Approximately 40 percent of Americans have a sliding hiatal hernia, according to 2006 information from the Merck Manual. The esophagus--the tube that runs from the mouth to the stomach--passes through an opening in the diaphragm, the sheet of muscle that separates the chest from the abdominal cavity. If the opening or hiatus is too large, part of the stomach and the connection between the stomach and esophagus may protrude through the diaphragm into the chest cavity. This condition, called a sliding hiatal hernia, may cause symptoms that interfere with swallowing, eating and activities of daily life.
Heartburn and Indigestion
Some patients with a sliding hiatal hernia experience indigestion and heartburn related to food and stomach acid backing up in the esophagus, according to the Merck Manual. They may complain of pain behind the breast bone or a squeezing pain in the chest similar to the pain of coronary artery disease. Pain may also occur in the neck, face or throat. Discomfort occurs most often after a meal or when lying down. Discomfort may be relieved by simple measures such as raising the head of the bed on blocks to limit reflux, wearing loose clothing, and avoiding fatty or acidic foods. Lifestyle changes such as losing weight and quitting smoking are also helpful. Medication that blocks acid production, called proton pump inhibitors, may provide relief as well.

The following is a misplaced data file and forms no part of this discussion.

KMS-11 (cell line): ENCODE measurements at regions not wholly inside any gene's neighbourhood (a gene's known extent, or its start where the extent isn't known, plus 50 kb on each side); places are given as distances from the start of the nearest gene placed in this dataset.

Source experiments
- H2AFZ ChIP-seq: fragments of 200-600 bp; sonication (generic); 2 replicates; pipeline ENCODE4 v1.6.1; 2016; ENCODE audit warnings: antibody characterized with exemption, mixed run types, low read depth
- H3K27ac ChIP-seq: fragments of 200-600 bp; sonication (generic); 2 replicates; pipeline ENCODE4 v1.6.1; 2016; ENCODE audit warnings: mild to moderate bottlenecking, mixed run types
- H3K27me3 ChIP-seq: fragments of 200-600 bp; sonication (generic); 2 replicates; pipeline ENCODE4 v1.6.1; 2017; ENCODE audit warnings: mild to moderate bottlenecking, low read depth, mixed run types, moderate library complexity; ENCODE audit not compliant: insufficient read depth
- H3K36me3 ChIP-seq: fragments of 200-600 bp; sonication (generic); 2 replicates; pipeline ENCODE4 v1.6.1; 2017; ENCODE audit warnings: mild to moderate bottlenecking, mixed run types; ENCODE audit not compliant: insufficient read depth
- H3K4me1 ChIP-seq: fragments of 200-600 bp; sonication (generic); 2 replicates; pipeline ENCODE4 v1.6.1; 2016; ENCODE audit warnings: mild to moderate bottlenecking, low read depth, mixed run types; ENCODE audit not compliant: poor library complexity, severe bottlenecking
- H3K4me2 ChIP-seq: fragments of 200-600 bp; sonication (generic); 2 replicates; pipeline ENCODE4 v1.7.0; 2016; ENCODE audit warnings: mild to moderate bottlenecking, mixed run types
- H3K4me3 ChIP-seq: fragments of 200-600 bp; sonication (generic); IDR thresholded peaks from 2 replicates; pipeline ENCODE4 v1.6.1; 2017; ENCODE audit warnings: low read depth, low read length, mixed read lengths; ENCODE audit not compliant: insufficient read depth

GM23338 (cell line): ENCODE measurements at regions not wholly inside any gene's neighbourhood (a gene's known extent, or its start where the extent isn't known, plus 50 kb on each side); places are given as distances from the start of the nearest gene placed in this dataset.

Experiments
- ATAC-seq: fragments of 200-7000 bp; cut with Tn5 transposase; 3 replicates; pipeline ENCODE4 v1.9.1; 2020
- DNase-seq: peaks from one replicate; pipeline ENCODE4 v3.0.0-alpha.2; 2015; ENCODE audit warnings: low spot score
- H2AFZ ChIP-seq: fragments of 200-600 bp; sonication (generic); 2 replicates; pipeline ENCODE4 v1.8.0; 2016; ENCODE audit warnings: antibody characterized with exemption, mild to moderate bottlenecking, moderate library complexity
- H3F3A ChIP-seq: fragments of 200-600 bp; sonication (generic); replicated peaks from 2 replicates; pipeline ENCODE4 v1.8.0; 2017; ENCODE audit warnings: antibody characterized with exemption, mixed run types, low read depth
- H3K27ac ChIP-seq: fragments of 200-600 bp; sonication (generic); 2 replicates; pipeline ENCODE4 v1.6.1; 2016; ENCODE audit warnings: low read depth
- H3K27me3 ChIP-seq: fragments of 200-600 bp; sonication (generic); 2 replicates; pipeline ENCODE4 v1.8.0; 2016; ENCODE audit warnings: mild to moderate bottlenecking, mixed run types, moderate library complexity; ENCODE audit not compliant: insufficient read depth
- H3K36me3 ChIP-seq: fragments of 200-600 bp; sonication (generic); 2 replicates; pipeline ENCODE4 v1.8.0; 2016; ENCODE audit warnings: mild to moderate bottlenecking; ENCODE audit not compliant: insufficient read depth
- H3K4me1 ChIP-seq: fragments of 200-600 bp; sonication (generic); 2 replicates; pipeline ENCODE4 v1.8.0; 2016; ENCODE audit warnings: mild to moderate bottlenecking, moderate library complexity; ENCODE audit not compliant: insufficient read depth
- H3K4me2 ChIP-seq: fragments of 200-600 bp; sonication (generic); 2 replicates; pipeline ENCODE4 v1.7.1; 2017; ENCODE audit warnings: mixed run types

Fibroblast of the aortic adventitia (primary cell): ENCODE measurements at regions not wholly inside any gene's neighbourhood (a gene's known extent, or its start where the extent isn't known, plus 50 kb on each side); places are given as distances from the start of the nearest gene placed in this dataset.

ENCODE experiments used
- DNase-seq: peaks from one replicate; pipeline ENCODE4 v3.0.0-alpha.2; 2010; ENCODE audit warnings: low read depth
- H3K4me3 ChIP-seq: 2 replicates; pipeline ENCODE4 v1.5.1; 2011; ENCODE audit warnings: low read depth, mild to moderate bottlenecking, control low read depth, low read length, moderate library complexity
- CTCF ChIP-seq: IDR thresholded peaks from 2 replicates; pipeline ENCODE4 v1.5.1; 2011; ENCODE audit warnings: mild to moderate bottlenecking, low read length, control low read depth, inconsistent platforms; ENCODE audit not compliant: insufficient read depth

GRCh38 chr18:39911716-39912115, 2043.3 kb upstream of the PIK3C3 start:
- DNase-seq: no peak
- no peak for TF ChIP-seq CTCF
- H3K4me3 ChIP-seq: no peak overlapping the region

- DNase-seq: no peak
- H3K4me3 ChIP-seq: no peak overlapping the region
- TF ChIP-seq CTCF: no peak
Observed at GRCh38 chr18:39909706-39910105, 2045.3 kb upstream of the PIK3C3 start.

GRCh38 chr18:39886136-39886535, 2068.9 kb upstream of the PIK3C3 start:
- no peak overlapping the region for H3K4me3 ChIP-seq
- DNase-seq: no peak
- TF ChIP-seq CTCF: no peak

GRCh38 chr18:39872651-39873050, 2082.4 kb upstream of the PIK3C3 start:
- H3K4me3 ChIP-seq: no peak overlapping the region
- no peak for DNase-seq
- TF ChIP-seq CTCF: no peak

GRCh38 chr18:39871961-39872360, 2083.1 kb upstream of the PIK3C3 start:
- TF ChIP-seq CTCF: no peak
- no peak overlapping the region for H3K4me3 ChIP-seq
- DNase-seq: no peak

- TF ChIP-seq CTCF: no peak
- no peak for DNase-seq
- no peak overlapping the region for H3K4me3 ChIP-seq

Patients with sliding hiatal hernias may have a sour or bitter taste in the mouths and an increase in saliva production, both due to regurgitating stomach contents, according to the Merck Manual. Regurgitation can also cause burping, vomiting or a feeling that acid is backing up into the throat, according to the University of Maryland Medical Center.
Reflux of acid and stomach contents into the esophagus can cause difficulty swallowing, a condition called dysphagia, according to the University of Maryland Medical Center. Patients may feel that something is trapped in the throat or, in extreme cases, may choke on their food. Other symptoms involving the throat may include a dry cough, hoarseness, a need to clear the throat, hiccups or a sore throat that does not go away. Throat issues may be related to damage to the esophagus from stomach acids or temporary muscle spasms.
Some patients complain of pain in the upper part of the abdomen and feeling unusually full, a condition called dyspepsia, according to the University of Maryland Medical Center. This condition can occur with heartburn and indigestion or on its own. Bloating and belching may also be present, according to Aurora Health Care. Severe nausea and vomiting, or an inability to have a bowel movement, require immediate medical attention as they may indicate a bowel obstruction or strangulated hernia.